one approach to AI alignment is this: develop technology to analyze what is going on within an AI, in order to determine what it's thinking. this is called interpretability. the most generalized view of this is would involve something like demon detection in arbitrary computations.
in addition, in order to implement our values, an aligned AI should deeply care about them, which is to say: it should care about implementing those values even in arbitrarily encoded computations. it's not enough that the humans in the simulation don't suffer, they should also be unable to run computers which contain other humans which suffer, as well as many other weird ways suffering moral patients can occur. for example, it should ban all homomorphic encryption it can't decrypt, because otherwise it might be missing on some suffering moral patients.
i claim that there is a commonality to those two things: the detection of deeply, arbitrarily encoded computations. in one for demons, in the other for moral patients. i wonder if there are models of computation, perhaps laden with proofs of benign-ness, which make detecting those systemically doable.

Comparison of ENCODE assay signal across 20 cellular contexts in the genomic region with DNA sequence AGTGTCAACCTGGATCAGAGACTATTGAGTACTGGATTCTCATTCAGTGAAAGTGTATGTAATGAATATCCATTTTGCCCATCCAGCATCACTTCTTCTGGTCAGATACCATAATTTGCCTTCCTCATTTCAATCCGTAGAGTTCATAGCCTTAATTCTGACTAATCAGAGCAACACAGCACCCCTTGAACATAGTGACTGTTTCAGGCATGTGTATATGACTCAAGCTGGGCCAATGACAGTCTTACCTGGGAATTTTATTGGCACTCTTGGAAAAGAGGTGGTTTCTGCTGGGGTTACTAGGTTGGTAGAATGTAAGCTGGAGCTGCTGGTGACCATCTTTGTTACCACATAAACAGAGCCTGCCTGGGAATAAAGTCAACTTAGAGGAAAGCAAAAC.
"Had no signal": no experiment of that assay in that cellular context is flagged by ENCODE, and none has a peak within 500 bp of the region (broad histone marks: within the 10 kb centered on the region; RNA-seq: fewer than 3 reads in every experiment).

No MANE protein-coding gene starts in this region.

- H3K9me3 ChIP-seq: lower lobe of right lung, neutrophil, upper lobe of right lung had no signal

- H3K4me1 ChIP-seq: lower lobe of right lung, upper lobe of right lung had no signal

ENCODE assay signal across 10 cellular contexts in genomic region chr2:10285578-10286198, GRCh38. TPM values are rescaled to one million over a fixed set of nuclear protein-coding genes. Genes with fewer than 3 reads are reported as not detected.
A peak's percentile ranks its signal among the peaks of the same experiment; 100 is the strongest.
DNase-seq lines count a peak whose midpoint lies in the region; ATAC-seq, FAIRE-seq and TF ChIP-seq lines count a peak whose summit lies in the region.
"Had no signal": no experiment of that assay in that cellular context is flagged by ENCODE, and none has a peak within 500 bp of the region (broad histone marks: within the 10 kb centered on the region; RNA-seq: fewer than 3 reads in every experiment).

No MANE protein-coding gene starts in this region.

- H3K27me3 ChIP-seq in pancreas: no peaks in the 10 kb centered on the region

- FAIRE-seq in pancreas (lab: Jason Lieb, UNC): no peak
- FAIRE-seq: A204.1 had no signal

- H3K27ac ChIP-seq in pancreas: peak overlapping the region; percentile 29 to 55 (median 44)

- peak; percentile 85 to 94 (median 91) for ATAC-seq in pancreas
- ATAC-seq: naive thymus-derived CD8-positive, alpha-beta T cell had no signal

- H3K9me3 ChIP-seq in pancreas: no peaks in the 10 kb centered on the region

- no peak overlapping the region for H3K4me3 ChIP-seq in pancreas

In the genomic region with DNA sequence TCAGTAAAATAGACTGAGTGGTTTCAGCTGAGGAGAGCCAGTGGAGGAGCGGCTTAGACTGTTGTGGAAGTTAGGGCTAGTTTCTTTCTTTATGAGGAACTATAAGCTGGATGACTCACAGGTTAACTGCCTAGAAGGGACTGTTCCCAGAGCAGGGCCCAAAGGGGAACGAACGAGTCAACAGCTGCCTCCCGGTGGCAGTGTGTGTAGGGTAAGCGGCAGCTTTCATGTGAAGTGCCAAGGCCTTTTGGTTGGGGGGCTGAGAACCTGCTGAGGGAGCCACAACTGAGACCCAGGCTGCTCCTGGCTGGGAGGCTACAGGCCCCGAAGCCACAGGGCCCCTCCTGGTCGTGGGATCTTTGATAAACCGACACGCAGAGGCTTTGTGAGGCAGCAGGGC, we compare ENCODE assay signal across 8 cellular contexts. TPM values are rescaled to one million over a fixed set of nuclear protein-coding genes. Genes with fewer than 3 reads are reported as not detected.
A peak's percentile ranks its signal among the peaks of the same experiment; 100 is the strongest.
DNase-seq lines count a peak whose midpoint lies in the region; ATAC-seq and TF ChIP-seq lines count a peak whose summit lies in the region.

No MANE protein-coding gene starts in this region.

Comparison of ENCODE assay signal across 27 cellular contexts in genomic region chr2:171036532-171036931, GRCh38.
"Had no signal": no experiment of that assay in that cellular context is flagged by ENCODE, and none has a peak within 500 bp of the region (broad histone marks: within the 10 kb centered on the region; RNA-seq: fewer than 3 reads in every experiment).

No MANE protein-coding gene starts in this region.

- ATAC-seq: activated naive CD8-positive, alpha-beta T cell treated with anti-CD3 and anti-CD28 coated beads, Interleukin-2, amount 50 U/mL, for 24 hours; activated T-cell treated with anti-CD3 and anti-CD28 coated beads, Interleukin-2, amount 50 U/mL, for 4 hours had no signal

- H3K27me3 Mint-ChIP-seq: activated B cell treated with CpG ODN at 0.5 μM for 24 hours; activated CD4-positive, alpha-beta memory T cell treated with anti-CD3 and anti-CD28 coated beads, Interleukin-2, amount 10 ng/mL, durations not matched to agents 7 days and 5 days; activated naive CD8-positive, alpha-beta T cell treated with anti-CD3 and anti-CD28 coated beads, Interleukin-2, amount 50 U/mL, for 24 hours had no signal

this doesn't necessarily have to do with value-laden things; the theory of generalized interpretability could in general be used to determine objectively whether a given computation deeply contains, say, rule 30.
furthermore, it seems like for this theory to determine whether "computation X deeply contains computation Y", we would need to specify Y in a profound way which might be the kind of format we'd need values to be in for general alignment. as an example, an aligned AI could be tasked with running whichever computations contain persons but do not contain suffering; and the kind of specification those would look like would, in order to be able to apply deeply, need to be fully general. note that i'm not sure they would need to be fully general, but my intuition points that way.